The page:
What did you learn from that experience in 1995 that you can use this week?

“You just learn that once you get in, it’s a matter of taking one week at a time. In a tournament format, you don’t have to get overwhelmed with beating all 16 or 20 teams the first week -- you just handle them one at a time as they come. Sometimes you get overwhelmed by looking at the whole tournament. When you really break it down and simplify it, that’s what allows you to have success in that particular week and not try to win the whole thing the first week.”

 

How about the national championship game itself. What do you remember from that?

“I think more than anything you have to come out and make sure you settle down and treat it like just another game. I can remember a few guys that were maybe a little too excited -- both coaches and players. They weren’t overwhelmed as much as they were overanxious. You have to be careful of that because you are not going to be able to play your best when you get a little hyped up too early. I’ve learned you need to settle down and just play football. I know this game has a huge magnitude, but once you get going you forget you are on national TV -- you are just trying to execute on each particular play. It’s a better team each week along the way, and then the championship game will be between the best two teams. You know you are in a dogfight, but you just have to break it down to one play at a time, one series at a time and one quarter at a time. The end will take care of itself.”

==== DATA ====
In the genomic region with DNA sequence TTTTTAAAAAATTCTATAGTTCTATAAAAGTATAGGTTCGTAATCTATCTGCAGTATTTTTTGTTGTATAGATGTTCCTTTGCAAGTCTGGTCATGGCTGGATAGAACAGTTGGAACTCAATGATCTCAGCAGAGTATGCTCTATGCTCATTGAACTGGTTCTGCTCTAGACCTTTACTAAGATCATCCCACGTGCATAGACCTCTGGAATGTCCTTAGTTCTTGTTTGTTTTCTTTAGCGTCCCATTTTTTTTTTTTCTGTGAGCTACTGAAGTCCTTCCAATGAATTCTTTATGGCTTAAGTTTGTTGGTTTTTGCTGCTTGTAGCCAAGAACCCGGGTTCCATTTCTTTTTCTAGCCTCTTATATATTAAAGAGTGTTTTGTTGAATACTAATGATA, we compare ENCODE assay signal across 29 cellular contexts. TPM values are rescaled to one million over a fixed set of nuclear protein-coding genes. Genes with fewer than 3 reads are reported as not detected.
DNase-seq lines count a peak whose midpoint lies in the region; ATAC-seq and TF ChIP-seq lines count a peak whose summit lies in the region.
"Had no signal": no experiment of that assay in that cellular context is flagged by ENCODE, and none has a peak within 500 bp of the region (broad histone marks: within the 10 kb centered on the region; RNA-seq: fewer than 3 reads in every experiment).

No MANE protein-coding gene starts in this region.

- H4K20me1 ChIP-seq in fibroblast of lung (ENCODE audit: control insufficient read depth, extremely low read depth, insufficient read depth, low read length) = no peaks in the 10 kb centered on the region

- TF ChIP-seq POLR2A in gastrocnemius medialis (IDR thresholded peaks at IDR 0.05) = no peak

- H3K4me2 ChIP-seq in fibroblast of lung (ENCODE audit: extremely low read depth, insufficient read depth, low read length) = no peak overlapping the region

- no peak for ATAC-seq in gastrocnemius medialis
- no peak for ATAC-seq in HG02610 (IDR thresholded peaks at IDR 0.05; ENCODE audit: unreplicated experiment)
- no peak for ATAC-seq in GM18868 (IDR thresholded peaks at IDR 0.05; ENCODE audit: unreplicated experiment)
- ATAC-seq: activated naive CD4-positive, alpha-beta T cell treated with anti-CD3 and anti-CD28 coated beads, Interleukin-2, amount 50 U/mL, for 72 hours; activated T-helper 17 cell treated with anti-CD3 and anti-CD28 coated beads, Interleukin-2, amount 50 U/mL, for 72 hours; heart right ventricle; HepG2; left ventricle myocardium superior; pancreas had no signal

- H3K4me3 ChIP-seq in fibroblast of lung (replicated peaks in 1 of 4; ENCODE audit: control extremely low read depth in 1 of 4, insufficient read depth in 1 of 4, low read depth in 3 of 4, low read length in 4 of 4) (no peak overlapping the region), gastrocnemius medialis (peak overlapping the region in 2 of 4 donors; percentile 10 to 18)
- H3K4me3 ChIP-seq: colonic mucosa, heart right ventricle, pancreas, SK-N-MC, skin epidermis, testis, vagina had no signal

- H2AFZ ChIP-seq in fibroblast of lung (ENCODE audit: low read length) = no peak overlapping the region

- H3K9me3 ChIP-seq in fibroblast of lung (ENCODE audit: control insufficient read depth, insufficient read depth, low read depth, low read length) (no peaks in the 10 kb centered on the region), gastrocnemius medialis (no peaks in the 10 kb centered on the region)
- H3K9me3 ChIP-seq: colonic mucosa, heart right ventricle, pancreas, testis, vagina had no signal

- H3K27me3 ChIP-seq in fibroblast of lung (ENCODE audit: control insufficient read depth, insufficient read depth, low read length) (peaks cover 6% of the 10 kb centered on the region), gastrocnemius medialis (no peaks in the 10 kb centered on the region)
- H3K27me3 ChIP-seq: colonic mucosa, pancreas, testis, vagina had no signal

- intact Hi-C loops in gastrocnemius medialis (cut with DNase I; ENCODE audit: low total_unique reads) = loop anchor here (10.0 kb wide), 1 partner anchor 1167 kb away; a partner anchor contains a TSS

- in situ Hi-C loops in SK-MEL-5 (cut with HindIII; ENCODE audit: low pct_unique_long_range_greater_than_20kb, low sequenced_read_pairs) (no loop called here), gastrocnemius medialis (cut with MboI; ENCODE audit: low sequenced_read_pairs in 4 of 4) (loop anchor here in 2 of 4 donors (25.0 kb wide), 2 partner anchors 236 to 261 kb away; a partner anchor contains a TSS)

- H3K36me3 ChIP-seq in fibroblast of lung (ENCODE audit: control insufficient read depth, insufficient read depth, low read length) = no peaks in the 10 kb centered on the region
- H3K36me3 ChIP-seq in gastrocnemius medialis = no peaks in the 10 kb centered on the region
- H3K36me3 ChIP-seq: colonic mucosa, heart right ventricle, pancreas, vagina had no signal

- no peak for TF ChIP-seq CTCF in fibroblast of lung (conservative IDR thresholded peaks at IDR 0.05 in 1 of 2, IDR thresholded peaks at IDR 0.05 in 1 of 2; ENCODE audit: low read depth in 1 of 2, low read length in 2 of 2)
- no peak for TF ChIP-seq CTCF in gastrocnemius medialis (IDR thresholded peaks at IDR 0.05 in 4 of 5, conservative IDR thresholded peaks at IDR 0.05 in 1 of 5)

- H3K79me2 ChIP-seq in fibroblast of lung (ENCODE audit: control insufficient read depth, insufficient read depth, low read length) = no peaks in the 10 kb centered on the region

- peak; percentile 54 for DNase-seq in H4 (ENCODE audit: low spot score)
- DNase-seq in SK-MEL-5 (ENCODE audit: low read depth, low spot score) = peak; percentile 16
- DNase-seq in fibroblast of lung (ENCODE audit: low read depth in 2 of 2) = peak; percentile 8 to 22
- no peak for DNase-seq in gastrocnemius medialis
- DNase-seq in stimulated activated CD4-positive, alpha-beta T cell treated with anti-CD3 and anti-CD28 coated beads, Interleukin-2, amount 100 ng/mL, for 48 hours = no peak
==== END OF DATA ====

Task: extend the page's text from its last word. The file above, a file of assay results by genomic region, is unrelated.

One thing is for certain, you won’t have a tie.

“We will not have a tie. I think that is the last tie in college football history because I think they went to a tiebreaker after that season. That is still something that is unique and it was a strange way to finish a game, that’s for sure.”

 

Did finishing in a tie have some merit, or would you rather have had a winner and a loser?

“Both teams would have rather been the winner, but I guarantee we both appreciated that each of us had a national championship ring rather than losing. At the time, nobody wanted to end in a tie -- it was a strange feeling. Years later when you can look back, you appreciate that it’s still tough to get to that point even though we had to share the national title.”

 

How did the coaches dinner on Sunday night come about?

“It was set-up by Greg Olsen and Jimmy Lake. Greg was my quarterbacks coach at Central from 1990 to 1993 during my four years at Central. He has since gone on to do some amazing things, and is now at Tampa Bay. Jimmy Lake was somebody I coached with for one season here, and I’ve stayed really good friends with him. Out of nowhere they got hold of our athletic department -- they didn’t even get hold of me because they wanted it to be a little bit of a surprise. They knew Sunday would be one of our later nights in the office, and catered in some barbecue from the Red Lion. It was really nice.”

 

Was it a surprise for the other coaches?

“It was, but I couldn’t leave it as too much of a surprise because I didn’t want them to take off and eat dinner somewhere else. I had to let them know early on that we had something planned and food coming in. It was still a little bit of a surprise.”

 

Did you talk to Greg or Jimmy afterwards?

“I left a message with coach Olsen thanking him, but also congratulated him. He did an amazing job at Tampa Bay and they did an amazing job as a team to finish with 10 wins with a young football team. I talked with Jimmy on Monday, and unfortunately, he wasn’t sure if he could actually be at the game. But he’s certainly going to be watching on TV -- he’s a really excited alum.”

 

The outpouring of former players planning on attending the game has to be overwhelming to you. That’s pretty impressive, isn’t it?